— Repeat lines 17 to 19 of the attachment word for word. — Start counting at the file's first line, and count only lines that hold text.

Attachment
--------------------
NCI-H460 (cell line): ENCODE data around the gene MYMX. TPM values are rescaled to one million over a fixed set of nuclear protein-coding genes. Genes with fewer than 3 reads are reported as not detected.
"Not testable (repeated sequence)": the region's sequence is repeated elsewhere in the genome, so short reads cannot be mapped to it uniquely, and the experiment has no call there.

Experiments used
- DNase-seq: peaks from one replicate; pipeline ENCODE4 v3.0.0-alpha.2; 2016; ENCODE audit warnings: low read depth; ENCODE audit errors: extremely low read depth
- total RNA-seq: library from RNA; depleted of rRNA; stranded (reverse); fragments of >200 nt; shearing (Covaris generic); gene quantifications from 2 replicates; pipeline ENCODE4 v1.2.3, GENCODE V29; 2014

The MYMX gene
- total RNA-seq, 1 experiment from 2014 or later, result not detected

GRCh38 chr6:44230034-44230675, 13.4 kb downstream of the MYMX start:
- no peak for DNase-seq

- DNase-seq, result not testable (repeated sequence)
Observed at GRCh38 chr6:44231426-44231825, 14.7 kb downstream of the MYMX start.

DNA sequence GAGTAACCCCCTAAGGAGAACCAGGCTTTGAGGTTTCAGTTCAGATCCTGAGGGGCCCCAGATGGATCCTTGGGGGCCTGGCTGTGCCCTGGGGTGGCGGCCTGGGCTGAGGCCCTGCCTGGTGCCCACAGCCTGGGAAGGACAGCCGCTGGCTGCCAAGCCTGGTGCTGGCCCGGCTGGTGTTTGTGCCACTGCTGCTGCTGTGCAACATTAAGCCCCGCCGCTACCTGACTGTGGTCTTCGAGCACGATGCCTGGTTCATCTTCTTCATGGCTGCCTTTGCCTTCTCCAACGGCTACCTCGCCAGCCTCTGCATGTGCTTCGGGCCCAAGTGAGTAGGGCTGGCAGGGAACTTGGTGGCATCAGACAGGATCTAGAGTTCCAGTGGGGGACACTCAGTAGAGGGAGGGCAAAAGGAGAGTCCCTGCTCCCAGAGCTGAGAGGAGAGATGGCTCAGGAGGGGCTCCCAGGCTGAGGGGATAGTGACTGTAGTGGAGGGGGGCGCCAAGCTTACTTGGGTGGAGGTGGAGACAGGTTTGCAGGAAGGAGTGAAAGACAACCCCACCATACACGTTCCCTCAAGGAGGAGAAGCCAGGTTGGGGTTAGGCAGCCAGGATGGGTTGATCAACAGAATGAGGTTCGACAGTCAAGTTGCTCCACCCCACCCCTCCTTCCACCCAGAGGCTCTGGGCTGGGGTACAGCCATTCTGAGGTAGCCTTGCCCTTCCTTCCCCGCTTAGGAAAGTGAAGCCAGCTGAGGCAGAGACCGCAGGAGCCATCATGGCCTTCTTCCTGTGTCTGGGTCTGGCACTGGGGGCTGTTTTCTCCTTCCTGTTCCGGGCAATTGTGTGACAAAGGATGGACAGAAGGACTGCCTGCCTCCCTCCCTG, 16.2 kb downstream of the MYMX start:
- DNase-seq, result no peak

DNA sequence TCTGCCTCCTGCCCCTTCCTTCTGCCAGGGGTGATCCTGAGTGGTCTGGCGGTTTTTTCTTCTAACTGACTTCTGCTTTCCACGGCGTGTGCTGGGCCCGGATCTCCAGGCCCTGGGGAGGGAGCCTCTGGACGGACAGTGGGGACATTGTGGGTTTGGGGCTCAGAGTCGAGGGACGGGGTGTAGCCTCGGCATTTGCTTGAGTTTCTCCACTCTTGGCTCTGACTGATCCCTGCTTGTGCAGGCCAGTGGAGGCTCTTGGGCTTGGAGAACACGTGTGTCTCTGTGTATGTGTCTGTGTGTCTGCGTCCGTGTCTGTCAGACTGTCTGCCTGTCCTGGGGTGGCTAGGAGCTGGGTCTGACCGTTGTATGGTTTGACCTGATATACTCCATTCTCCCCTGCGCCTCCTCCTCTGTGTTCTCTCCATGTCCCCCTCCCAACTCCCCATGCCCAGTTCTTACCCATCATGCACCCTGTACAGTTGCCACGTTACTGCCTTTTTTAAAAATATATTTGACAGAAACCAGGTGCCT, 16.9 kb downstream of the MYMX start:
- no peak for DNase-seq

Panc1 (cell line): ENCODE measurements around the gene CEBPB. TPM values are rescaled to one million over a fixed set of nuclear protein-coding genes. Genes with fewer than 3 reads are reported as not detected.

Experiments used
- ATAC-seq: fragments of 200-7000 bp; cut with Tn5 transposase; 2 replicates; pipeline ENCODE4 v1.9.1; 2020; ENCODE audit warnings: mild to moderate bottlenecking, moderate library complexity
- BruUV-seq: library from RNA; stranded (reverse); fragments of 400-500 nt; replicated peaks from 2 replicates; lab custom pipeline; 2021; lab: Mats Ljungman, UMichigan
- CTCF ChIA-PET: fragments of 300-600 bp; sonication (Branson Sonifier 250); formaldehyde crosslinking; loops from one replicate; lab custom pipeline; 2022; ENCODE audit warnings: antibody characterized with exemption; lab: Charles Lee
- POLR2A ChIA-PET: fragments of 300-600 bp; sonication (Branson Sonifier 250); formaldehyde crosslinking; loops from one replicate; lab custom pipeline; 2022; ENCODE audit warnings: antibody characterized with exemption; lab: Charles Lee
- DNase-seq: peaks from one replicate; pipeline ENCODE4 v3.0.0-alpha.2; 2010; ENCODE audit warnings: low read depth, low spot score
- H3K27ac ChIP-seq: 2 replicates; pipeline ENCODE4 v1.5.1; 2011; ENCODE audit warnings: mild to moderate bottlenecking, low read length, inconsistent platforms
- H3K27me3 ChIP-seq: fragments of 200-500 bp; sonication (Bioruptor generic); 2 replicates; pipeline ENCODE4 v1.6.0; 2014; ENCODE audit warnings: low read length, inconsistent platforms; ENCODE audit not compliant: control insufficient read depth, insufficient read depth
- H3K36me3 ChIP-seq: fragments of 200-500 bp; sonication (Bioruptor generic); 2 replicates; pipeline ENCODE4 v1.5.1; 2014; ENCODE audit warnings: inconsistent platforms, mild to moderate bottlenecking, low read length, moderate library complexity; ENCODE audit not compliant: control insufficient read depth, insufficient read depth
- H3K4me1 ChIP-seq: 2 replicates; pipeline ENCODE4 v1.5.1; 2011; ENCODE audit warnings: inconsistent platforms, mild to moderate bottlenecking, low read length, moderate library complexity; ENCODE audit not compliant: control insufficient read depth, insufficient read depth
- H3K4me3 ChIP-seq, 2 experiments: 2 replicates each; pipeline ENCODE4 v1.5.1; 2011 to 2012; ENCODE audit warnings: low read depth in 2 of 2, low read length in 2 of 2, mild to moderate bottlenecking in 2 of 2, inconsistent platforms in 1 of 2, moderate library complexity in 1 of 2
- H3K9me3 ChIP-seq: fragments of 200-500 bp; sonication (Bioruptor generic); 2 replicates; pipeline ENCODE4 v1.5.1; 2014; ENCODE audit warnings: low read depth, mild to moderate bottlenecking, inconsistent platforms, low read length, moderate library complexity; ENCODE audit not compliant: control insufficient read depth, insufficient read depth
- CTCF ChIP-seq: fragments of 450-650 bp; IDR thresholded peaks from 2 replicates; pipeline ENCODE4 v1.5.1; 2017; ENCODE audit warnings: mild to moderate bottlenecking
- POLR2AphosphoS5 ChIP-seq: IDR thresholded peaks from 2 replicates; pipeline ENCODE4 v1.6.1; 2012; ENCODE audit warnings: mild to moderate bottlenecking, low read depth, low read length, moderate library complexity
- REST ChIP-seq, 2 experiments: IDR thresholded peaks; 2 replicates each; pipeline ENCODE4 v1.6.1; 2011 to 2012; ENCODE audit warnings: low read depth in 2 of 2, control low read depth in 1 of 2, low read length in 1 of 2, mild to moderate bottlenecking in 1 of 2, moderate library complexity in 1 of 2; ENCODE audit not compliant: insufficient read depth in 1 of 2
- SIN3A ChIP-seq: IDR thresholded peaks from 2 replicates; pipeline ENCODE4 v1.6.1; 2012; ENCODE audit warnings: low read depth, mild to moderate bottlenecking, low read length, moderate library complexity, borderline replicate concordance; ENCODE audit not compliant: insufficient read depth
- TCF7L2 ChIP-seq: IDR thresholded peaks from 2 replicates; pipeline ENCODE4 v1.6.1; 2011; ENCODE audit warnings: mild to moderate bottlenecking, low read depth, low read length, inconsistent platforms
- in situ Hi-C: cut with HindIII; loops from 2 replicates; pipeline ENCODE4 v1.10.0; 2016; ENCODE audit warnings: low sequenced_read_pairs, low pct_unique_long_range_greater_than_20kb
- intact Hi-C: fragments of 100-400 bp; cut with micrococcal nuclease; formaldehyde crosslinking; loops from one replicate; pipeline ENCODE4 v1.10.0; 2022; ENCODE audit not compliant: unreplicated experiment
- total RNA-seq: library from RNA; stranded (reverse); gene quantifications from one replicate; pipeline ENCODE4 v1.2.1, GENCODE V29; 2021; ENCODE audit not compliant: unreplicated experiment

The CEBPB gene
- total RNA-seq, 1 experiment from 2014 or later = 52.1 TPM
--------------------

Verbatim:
Experiments used
- ATAC-seq: fragments of 200-7000 bp; cut with Tn5 transposase; 2 replicates; pipeline ENCODE4 v1.9.1; 2020; ENCODE audit warnings: mild to moderate bottlenecking, moderate library complexity
- BruUV-seq: library from RNA; stranded (reverse); fragments of 400-500 nt; replicated peaks from 2 replicates; lab custom pipeline; 2021; lab: Mats Ljungman, UMichigan